Soliciting viewer feedback during the development process makes a lot of sense
Even robots can spin a good yarn.
When Amazon hatched an inhouse production unit in 2010 with the intent to create its own original programming, there was cause for skepticism. True to form, the retail giant went in with a HAL 9000 approach to creativity that seemed liked Silicon Valley hubris run amok.
Seeking to put a twist on the typical close-to-the-vest development process the entertainment business has made standard practice, Amazon has given its massive user base free access to samples of content including full-length TV pilots that Amazon Studios is considering greenlighting. The feedback would then inform the decision as to what content to choose.
That’s not how it’s typically done in Hollywood, of course. In this town, creative choices are more governed by hunches and intuition than calculation and algorithms. But now the gut is giving way to the gigabyte.
It’s a strategy perfectly in keeping with Amazon, which prides itself on being incredibly data-driven about meeting consumer needs. But optimizing a Web page to sell the greatest number of hair dryers is a lot different than making a choice about ordering a TV pilot to series.
When any carpetbagging tech company steps outside its core competency and gets into original programming, there’s always the risk of producing bad product that reflects an underestimation of what it takes to manufacture quality
But if the 14 pilots Amazon Studios made available for free on Amazon Instant Video earlier in April are any indication, they’re getting this off on the right foot. Of the eight comedies offered, I was impressed by “Betas,” a tale of young tech entrepreneurs that played like a cross between “Big Bang Theory” and “The Social Network.” Even “Zombieland,” a TV adaptation of the Sony horror pic that doesn’t really sound great on paper, worked well with a cast of unknowns.
It’s not that any of these shows screams instant hit; more to the point, none of them are embarrassing in execution. Rather than appear as if they are the castoffs of broadcast and cable development, which they essentially are, the Amazon slate could stand toe to toe with the content it lost out to at those networks.
That’s important. Like Netflix, Amazon does not want to be seen by either the industry or the marketplace as being a cut below what is being produced elsewhere. It defeats the purpose of getting into original programming.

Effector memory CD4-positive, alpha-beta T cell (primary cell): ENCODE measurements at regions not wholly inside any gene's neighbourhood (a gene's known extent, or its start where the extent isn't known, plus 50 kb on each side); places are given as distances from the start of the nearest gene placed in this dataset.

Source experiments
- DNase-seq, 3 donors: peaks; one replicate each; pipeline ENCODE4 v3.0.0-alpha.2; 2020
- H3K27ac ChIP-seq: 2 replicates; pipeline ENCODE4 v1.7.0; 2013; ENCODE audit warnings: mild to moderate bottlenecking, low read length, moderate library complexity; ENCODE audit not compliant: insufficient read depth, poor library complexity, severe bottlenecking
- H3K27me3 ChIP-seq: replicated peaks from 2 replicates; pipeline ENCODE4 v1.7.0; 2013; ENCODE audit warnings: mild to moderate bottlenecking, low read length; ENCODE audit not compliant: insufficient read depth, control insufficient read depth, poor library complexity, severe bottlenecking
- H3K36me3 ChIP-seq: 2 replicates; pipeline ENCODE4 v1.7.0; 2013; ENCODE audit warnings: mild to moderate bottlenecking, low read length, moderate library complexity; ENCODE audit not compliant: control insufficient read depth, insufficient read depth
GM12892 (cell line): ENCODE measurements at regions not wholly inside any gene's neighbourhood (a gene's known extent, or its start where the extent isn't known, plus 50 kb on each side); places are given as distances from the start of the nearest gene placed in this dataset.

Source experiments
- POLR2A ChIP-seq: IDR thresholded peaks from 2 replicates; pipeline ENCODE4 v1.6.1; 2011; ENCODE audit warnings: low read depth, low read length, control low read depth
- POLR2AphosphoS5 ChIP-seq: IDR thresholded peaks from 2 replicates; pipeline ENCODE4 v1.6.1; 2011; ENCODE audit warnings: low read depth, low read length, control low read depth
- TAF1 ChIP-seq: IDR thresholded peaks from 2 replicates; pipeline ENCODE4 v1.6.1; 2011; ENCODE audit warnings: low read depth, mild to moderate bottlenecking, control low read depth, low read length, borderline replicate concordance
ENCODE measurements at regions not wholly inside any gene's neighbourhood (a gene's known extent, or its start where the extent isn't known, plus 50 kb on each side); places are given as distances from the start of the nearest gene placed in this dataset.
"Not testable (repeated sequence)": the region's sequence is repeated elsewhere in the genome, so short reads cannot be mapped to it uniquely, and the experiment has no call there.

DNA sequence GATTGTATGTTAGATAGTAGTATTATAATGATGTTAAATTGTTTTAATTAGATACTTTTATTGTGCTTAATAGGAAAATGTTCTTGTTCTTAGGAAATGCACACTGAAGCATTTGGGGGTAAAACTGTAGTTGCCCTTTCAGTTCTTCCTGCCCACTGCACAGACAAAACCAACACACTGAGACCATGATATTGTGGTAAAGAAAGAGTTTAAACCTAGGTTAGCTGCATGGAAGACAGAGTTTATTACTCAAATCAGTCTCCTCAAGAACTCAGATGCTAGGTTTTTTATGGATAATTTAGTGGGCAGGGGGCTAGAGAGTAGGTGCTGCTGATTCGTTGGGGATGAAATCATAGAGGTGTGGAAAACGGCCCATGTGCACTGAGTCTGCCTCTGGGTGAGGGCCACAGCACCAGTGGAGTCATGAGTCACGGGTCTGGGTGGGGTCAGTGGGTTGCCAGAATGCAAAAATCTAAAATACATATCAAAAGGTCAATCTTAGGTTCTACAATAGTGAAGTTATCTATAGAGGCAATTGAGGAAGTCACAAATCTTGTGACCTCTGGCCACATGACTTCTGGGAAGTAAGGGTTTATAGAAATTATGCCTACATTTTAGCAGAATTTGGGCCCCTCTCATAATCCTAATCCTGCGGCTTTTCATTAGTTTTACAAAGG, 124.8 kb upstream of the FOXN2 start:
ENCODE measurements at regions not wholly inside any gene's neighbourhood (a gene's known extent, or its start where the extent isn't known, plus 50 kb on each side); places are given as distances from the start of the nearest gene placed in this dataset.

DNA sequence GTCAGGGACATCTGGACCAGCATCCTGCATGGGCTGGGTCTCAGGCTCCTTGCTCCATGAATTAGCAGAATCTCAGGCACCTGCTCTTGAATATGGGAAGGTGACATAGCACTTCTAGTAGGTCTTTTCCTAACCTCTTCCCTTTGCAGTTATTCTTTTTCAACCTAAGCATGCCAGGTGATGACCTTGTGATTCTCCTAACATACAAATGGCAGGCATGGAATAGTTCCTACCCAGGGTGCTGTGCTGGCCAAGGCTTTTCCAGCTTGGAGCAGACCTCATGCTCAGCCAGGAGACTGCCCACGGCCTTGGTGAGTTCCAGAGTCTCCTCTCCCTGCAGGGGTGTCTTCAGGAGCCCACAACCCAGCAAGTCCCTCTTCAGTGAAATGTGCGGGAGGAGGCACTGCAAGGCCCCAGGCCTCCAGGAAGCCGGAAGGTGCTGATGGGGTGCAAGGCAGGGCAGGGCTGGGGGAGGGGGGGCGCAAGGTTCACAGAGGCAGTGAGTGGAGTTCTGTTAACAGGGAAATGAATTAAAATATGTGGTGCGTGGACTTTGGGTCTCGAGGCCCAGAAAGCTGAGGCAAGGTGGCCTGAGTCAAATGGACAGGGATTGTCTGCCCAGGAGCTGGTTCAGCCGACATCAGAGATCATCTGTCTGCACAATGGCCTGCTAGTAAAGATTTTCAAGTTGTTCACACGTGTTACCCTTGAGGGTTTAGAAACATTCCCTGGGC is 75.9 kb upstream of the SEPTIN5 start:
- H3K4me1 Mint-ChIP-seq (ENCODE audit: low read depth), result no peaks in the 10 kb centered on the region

With its own data-centric orientation and original programming pipeline, Netflix is the obvious comparison with what Amazon is doing. But there’s a pretty stark contrast in their approaches when you consider that Netflix has decided to skip the pilot process entirely and make sizable multi-episode commitments off the bat. “House of Cards” was a big gamble, $100 million for 26 episodes sight unseen. And while it’s premature to call it a success, it certainly wasn’t a failure. Compared with Amazon, those initial investments seem to out-Hollywood Hollywood.
But even if Amazon has developed an uncanny ability to gauge audience tastes, it raises a question: Do viewers even really know what they want? TV history is littered with examples of huge hits that didn’t come into their own, like “Seinfeld” and “Cheers,” until they spent many episodes on the air languishing in the ratings but finding their way creatively in a way that may not be apparent in a pilot. That’s less common nowadays in the shrinking TV ratings universe, though perhaps that very shrinkage becomes a blessing in disguise: Networks might as well be patient if the return on investment is dwindling.
As the broadcast business heads into the thick of its development season, why the networks have yet to try the Amazon route is surprising. What an incredible culture shift it would be if one of the nets threw open the development doors and got audiences involved this early. North Korea would sooner become a democracy.